Massenet's Cherubin is the sort of wafer-thin confection only the French would come up with: all decorative nothing, like a Folies Bergere where no one gets to take their clothes off. Silly, shapeless and plotless, it sets out to be a sequel to The Marriage of Figaro, taking Cherubino (now 17 and irrepressibly libidinous) as the central character. For good reason it's almost never done - there wasn't one staging between 1908 and 1989 - and when the Royal Opera introduced it to British audiences in 1994 it was memorable for very little besides the UK debut of the enchanting American mezzo Susan Graham, trousered-up in the title role.

Graham is back in trousers for the current revival, which opened on Wednesday as Covent Garden's answer to a post-Christmas panto. Once again she's lovely, proclaiming at every opportunity the one strength Cherubin possesses: charm. She also has the support of Elizabeth Futral, the American soprano who was the star voice at Wexford last year, and who brings a touch of pathos to the otherwise brittle role of L'Ensoleillad.

But were these two enough to keep Cherubin going until 10.35pm the night after New Year's Eve? Pas du tout. It floundered - empty, under-energised, and flat. Tim Albery was always an unlikely choice of director for this problem piece; and although his pretty, semi-surreal staging offers the odd moment of Grand Meaulnes-like magic, it just doesn't get off the ground.

John Eliot Gardiner is an unlikely choice of conductor, too. But a period-performance specialist who can turn his hand to Percy Grainger and Franz Lehar ought to be able to make something of Massenet - and he does, coaxing from the ROH orchestra fragrant sounds that can be endearing. But for Cherubin to begin to work, it needs to persuade your ear that there's brilliance in the froth. Nothing I heard persuaded me of anything except that, on balance, I'd rather have been at home.

Alfredo Perl's Beethoven sonata cycle at the Wigmore Hall is running neck-and-neck with Maurizio Pollini's at the RFH - and holding its own. Last weekend Perl played the opus 14s and opus 13 that Pollini reached just before Christmas; they confirmed my earlier judgement that although Pollini is the finer technician, Perl is more likeable - and certainly the more approachable all-round interpreter. His playing can be rough- edged, but it has a candour and liveness that makes an engaging alternative to the studio-trained sense some pianists give of being focused beyond the here and now towards a distant grail of perfection. Perl seems to play for the moment, addressing a particular audience at a particular time, and absorbing the odd flaw or miscalculation into the uniqueness of the encounter. There are two more instalments to go, and I recommend them.

Last November I was one of the judges for the Sainsbury's Choir of the Year competition, and was sworn to secrecy about the outcome until it was shown on BBC2 last Sunday. Given the vast numbers in on the secret (it starts with some 10,000 entrants), I don't know how it keeps; but the vast numbers certainly prove the competition's incentive to amateur music-making, and that can't be a bad thing. Choral singing is the easiest access most people have to active involvement in music, but it's under threat from the even easier access to passive involvement. When you can hear what you want at the touch of a button, there's little incentive to make the sound yourself; and the fact that choral singing has strong cultural links with church-going - another declining industry - doesn't help.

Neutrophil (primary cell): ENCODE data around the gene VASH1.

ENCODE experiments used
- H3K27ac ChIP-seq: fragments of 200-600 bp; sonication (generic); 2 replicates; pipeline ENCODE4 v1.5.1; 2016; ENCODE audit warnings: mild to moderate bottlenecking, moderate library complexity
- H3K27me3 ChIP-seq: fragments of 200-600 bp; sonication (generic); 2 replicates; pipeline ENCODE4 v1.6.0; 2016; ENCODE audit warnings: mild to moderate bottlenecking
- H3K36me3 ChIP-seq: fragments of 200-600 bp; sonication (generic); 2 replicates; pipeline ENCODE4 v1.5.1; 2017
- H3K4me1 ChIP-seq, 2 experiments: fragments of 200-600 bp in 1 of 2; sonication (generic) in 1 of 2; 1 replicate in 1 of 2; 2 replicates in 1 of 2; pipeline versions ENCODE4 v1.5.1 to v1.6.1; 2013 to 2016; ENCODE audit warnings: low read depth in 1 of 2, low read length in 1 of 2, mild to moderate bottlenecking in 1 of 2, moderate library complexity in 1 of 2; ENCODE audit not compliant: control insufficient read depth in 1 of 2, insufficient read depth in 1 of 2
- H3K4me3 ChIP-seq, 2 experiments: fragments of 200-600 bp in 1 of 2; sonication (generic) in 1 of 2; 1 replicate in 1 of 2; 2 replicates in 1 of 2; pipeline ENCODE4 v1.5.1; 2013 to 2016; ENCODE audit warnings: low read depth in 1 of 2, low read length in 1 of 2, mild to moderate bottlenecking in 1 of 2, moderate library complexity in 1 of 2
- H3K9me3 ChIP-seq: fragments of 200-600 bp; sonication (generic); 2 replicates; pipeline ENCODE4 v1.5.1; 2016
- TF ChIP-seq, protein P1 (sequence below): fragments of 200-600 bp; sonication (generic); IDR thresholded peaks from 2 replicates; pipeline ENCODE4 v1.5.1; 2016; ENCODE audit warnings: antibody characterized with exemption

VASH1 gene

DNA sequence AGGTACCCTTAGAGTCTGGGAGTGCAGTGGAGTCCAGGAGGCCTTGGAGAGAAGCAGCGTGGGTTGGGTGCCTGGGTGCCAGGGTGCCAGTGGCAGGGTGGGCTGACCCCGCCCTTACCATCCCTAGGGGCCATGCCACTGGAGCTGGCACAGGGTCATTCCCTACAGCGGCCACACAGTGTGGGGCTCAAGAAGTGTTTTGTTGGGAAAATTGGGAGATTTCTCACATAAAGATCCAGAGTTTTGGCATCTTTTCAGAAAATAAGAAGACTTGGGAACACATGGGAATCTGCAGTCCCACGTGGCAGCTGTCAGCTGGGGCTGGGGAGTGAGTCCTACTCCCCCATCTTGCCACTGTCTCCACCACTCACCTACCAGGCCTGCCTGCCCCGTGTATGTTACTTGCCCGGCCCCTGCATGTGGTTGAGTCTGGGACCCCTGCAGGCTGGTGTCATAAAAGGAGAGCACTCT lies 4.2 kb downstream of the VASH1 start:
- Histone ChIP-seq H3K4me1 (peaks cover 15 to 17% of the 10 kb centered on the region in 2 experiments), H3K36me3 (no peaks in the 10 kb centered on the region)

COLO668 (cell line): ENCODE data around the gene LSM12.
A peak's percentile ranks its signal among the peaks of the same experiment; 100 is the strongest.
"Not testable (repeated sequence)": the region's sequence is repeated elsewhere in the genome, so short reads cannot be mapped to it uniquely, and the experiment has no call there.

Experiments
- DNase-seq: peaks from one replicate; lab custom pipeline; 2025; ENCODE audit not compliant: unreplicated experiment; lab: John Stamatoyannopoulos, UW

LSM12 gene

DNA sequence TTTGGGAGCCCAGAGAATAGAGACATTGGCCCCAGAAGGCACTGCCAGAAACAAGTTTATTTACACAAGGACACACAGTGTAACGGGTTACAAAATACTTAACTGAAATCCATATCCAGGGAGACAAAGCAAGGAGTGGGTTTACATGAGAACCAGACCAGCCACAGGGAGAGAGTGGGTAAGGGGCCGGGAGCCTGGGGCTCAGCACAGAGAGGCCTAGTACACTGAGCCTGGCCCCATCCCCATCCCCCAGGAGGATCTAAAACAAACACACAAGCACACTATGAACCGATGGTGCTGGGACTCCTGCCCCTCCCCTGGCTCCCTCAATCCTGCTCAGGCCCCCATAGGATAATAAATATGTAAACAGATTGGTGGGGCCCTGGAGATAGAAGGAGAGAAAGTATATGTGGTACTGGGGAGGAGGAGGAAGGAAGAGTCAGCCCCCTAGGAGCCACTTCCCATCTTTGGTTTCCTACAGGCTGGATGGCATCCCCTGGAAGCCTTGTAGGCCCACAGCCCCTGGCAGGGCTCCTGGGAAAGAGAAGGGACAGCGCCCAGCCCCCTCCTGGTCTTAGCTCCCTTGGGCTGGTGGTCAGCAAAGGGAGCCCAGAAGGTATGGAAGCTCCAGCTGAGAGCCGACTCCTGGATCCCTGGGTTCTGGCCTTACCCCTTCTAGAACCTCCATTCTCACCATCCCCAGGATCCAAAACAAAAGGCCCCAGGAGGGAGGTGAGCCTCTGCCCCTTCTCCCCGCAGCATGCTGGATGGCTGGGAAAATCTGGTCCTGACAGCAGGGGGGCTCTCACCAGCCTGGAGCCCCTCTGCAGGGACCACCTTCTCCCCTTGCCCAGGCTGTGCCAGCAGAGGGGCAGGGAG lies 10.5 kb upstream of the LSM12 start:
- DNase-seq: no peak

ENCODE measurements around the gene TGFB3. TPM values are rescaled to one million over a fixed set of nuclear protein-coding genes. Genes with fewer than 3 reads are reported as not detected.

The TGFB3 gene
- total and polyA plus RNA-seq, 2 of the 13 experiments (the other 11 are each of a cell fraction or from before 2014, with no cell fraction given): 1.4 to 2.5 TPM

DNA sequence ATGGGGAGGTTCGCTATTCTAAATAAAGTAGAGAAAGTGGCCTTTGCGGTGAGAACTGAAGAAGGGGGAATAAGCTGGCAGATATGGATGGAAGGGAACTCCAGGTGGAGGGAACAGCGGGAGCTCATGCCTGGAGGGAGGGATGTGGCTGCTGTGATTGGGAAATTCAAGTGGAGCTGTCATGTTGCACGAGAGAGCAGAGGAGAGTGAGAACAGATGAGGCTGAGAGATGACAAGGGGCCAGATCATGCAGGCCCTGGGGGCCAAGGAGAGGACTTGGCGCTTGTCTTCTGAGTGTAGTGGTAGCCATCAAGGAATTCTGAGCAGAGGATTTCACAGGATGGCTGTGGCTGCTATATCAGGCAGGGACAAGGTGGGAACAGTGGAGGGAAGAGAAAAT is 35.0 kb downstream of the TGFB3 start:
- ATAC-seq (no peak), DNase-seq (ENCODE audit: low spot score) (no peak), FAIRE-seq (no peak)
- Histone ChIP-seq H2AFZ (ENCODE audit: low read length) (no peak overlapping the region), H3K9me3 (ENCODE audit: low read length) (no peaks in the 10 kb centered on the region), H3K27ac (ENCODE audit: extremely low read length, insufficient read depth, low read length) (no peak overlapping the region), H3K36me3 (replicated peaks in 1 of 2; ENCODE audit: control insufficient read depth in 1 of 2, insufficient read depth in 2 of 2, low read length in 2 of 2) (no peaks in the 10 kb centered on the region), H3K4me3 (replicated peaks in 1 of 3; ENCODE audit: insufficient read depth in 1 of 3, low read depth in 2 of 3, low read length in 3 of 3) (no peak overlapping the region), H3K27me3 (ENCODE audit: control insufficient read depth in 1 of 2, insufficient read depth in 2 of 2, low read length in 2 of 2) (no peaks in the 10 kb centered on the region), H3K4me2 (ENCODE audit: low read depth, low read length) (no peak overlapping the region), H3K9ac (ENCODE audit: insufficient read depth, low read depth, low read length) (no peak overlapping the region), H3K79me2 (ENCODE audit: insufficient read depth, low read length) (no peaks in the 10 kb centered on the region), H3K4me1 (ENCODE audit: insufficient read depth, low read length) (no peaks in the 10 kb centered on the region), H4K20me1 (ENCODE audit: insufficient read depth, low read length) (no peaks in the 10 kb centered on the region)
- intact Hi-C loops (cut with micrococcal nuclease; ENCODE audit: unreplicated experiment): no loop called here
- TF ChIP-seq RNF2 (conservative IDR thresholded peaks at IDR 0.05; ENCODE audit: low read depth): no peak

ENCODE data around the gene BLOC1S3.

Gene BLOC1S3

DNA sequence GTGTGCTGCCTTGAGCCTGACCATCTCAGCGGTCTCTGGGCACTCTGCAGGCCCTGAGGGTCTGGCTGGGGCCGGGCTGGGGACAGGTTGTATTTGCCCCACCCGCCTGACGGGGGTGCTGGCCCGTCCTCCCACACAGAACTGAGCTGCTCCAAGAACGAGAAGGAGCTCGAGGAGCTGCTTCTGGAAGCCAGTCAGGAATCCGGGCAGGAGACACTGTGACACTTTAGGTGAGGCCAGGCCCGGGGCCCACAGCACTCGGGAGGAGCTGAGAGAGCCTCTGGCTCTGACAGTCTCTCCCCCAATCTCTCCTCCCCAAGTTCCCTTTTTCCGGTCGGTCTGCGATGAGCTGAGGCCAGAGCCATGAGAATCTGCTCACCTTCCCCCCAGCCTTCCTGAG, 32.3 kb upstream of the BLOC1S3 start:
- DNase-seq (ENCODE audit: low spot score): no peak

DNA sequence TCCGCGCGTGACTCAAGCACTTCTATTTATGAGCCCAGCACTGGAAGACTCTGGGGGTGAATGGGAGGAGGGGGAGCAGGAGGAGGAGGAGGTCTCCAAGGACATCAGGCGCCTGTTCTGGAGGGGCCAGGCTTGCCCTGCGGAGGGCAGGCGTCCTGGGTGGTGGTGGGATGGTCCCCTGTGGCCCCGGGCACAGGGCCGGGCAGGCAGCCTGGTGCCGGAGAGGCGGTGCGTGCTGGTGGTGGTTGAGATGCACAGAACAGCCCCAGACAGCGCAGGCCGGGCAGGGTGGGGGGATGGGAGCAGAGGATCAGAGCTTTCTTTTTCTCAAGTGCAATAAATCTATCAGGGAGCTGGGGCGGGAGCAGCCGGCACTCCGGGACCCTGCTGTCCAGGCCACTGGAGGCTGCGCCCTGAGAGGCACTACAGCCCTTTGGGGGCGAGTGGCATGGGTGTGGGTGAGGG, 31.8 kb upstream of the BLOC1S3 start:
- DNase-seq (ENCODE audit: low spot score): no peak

One depressingly notable thing about the competition this year was the absence of any ecclesiastical choir at the final stages. Cathedral and collegiate groups you wouldn't expect - they don't count as amateur - but parish groups you might, and there were none. It was completely secular, with strong leanings towards the completely showbiz, in the case of the barber-shop choirs that entered. And they, I readily admit, were a problem for the jury. Given our make-up - composer Judith Weir, soprano Rosa Mannion, Harry Christophers of The Sixteen, Terry Edwards from the Royal Opera, me - it's unsurprising that we felt at a loss with the stylistic dictates of the barbershop culture. Not to say the wardrobe and the choreography. When we had to make our final choice between a serenely engaging children's choir (Highcliffe Junior), an ambitious young-adult mixed (Berkshire Youth) and 40 feisty ladies dressed like extras from Hello Dolly (Chiltern Harmony) it was hard to find between them the common ground you need as a basis for judgement.

But there is common ground: musical imagination, or the power to invest notes with personality and life. Whatever you feel about barber-shop presentation, it puts personality to the fore: sometimes too much so, but sometimes with results that any mainstream choir could learn from.

As it was, we went for the Berkshire Youth Choir because they seemed to have the right qualities in the right proportions. But it was a near thing, and what tipped the balance for Berkshire Youth - apart from their general vitality, security and commitment - was the excellence of the teenage boys in the ensemble: a vanishing species in British choral singing and, we thought, in need of encouragement.

The New Years Honours offered scant encouragement to music this week with only one serious performer, John Tomlinson, on the list, and the elevation of Andrew Lloyd Webber to the peerage. To my knowledge there have only been two life peerages given to musicians before: one to Britten, one to Menuhin. Beyond that observation, words fail me.

Alfredo Perl: Wigmore Hall, W1 (0171 935 2141), 14 & 28 Jan. `Cherubin': ROH, WC2 (0171 304 4000), continues Tues & Fri.